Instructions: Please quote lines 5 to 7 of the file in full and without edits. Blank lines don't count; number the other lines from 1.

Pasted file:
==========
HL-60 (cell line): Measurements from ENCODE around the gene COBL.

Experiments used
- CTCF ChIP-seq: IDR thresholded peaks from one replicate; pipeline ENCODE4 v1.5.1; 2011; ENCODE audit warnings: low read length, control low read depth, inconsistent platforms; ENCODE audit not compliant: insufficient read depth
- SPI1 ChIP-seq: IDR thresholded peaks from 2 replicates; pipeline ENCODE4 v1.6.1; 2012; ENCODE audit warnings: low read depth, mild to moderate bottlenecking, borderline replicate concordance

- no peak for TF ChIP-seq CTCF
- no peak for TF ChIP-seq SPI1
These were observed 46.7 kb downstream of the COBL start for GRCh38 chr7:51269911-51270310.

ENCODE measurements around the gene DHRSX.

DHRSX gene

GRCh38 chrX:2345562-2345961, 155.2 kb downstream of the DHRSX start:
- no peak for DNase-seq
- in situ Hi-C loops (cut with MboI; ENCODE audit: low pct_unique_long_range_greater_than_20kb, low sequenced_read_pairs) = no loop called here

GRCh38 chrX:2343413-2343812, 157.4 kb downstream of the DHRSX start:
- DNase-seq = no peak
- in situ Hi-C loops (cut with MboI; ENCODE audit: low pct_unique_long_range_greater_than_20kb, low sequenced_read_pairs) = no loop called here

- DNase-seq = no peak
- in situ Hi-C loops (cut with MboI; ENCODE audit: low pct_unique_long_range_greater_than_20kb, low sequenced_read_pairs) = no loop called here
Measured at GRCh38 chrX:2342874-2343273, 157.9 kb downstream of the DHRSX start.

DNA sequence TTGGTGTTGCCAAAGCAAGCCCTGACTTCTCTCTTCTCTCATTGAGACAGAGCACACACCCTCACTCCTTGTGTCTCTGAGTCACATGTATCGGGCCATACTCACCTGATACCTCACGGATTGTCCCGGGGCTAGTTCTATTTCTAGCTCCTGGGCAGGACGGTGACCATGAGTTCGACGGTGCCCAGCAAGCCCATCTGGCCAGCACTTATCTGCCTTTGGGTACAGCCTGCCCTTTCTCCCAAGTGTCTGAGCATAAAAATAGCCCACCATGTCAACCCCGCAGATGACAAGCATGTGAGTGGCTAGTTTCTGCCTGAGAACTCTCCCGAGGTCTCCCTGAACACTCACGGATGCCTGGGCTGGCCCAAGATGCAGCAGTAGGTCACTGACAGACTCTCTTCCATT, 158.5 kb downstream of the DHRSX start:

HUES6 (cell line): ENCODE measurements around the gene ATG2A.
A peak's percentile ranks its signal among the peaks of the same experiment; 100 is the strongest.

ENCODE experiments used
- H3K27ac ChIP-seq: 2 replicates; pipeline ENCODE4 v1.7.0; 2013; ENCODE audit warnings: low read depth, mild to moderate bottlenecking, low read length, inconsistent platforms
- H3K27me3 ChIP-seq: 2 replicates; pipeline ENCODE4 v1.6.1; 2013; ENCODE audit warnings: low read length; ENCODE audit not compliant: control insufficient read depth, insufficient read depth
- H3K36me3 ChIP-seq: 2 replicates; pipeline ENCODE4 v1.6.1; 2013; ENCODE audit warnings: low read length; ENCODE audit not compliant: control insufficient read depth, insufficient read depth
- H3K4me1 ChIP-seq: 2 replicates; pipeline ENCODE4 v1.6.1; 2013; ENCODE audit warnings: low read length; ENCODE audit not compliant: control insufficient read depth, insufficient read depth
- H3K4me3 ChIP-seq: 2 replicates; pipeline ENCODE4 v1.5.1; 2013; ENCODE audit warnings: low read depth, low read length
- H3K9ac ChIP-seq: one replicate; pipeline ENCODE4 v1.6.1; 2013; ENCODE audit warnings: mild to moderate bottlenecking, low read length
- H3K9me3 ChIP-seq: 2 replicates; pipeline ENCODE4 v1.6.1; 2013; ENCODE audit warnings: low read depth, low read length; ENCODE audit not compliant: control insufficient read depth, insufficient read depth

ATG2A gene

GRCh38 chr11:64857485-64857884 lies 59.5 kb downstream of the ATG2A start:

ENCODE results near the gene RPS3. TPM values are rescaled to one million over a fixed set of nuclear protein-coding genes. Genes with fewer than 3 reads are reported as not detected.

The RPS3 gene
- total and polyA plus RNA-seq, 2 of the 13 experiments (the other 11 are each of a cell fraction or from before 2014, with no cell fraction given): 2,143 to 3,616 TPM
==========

- no peak for TF ChIP-seq CTCF
- no peak for TF ChIP-seq SPI1
These were observed 46.7 kb downstream of the COBL start for GRCh38 chr7:51269911-51270310.